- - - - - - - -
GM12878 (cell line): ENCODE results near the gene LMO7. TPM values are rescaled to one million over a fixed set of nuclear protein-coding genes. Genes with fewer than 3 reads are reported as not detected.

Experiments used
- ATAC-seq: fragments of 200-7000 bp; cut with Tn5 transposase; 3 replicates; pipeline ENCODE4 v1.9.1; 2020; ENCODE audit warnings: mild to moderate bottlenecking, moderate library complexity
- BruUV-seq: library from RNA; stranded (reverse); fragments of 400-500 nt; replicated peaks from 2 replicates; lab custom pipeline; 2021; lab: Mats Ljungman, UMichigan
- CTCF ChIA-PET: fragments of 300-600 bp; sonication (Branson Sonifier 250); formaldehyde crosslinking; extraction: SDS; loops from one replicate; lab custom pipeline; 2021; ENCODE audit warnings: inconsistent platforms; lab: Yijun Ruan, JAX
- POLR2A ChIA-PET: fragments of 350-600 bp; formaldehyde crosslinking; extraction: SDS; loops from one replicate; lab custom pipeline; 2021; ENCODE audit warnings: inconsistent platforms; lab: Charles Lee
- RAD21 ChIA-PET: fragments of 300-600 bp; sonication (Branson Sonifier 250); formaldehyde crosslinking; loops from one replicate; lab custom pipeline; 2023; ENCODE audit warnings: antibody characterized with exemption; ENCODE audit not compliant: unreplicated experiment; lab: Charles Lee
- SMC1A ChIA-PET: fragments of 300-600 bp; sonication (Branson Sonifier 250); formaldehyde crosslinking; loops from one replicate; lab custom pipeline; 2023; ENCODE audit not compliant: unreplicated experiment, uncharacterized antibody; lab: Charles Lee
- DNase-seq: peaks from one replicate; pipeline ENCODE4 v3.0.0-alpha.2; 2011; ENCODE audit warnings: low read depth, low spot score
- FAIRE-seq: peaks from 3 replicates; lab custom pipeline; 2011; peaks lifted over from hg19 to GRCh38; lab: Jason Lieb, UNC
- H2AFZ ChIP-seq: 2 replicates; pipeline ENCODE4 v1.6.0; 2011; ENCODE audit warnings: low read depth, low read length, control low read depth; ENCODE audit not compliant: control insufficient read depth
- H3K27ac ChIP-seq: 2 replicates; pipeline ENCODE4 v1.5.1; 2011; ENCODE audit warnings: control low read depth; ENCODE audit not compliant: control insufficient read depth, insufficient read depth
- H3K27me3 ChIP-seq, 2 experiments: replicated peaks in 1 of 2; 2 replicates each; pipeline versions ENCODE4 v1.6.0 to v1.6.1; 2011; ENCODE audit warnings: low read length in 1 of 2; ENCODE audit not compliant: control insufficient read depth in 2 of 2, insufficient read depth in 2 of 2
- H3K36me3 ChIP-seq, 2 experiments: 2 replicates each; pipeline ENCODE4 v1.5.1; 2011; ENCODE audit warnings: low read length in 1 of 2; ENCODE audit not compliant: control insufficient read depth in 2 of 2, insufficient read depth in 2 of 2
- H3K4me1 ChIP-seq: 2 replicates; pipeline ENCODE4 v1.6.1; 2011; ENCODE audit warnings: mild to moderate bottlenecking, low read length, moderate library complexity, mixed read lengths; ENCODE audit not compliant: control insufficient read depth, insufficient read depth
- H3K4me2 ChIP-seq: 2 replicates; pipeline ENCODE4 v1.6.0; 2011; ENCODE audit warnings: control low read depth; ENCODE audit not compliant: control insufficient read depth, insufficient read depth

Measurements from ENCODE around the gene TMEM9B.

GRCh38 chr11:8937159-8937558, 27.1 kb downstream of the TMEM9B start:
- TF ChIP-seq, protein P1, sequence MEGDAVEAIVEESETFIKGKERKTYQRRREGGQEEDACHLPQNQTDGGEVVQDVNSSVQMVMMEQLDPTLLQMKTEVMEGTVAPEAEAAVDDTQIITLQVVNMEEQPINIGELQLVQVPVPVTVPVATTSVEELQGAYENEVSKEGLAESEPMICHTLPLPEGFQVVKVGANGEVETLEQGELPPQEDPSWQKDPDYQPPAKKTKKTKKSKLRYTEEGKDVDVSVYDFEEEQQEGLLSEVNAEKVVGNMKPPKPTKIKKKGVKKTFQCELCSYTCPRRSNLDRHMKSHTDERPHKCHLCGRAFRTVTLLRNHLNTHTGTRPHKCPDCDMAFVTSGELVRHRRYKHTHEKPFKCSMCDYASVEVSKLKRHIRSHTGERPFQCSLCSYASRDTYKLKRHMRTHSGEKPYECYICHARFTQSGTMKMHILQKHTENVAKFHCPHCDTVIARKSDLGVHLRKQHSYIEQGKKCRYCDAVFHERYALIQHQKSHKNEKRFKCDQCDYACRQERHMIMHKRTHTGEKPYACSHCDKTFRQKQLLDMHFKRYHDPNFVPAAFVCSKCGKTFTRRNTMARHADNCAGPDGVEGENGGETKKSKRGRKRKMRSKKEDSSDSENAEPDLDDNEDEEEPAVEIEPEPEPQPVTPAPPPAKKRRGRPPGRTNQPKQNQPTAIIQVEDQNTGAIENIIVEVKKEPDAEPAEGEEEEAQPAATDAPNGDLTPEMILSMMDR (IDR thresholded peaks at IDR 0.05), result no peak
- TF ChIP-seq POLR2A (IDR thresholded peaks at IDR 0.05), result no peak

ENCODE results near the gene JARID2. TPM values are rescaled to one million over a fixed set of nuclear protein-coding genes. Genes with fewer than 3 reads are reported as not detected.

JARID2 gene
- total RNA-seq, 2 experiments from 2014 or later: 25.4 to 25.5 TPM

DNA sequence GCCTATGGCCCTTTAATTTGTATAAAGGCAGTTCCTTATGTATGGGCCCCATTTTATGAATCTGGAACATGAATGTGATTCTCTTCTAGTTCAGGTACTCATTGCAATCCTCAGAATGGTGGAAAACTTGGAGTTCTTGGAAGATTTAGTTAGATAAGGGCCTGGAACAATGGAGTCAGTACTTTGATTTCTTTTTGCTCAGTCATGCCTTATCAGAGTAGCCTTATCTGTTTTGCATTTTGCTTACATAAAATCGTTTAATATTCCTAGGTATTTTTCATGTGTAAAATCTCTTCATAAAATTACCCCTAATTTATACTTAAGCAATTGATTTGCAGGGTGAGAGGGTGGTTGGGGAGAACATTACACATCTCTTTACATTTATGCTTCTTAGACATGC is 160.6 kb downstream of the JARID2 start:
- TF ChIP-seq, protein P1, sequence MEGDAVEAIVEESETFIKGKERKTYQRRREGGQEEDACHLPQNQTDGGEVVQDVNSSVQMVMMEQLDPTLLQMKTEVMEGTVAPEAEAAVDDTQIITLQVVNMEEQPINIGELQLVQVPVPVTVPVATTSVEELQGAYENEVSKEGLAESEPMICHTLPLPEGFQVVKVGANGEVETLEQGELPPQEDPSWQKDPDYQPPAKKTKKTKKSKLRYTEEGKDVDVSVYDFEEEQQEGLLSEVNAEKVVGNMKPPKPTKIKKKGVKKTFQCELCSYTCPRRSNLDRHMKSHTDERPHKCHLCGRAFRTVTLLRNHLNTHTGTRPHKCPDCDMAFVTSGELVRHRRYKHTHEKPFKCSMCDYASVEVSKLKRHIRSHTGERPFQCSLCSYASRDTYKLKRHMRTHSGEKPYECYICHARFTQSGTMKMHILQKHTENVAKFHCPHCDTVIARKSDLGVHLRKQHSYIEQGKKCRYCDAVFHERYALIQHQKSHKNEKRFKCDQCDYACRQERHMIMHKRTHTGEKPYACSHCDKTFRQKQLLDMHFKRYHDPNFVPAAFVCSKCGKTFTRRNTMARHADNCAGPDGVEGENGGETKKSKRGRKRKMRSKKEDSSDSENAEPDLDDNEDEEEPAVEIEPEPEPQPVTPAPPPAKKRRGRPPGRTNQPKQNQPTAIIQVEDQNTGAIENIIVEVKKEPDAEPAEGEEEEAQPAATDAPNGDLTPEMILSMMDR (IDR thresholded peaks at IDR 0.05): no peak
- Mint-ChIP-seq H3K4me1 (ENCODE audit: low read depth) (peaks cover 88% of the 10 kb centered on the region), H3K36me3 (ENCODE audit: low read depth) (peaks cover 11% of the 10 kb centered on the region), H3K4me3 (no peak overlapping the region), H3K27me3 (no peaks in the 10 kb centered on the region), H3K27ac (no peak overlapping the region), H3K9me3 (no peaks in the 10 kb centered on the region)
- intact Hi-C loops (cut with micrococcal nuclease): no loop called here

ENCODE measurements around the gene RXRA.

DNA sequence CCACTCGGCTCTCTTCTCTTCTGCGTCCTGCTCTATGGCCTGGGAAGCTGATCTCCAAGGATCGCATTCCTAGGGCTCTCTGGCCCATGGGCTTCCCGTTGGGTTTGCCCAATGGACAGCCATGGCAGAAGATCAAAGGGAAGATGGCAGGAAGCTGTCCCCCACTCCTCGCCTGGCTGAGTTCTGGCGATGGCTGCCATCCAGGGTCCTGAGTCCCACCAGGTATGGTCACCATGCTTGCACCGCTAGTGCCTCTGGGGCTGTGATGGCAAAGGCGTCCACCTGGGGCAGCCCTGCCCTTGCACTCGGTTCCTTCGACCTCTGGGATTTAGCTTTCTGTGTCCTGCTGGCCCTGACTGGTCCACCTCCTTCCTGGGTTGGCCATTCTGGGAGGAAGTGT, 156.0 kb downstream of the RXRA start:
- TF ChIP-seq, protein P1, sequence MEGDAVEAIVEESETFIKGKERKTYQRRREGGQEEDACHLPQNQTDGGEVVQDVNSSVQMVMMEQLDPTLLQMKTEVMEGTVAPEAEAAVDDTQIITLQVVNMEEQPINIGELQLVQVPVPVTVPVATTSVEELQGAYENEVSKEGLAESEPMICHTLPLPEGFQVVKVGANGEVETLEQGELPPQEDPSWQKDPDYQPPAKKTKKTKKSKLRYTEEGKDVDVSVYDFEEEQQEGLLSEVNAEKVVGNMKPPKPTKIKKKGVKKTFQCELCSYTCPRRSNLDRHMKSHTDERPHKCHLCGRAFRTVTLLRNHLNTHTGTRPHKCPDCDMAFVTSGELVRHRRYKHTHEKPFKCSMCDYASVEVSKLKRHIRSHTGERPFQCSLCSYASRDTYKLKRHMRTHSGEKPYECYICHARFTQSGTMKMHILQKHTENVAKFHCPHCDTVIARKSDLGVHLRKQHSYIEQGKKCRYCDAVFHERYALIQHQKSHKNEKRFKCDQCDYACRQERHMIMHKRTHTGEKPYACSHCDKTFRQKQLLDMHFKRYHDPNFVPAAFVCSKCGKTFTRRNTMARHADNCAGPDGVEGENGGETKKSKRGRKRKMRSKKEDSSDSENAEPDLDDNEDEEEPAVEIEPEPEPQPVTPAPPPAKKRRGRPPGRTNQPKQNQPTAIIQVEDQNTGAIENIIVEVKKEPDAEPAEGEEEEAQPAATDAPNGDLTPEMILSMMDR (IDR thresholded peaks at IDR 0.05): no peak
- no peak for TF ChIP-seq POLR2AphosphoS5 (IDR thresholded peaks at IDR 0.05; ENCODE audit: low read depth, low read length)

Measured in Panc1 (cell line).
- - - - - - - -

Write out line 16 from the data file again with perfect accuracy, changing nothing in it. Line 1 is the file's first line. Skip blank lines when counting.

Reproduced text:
- H3K4me2 ChIP-seq: 2 replicates; pipeline ENCODE4 v1.6.0; 2011; ENCODE audit warnings: control low read depth; ENCODE audit not compliant: control insufficient read depth, insufficient read depth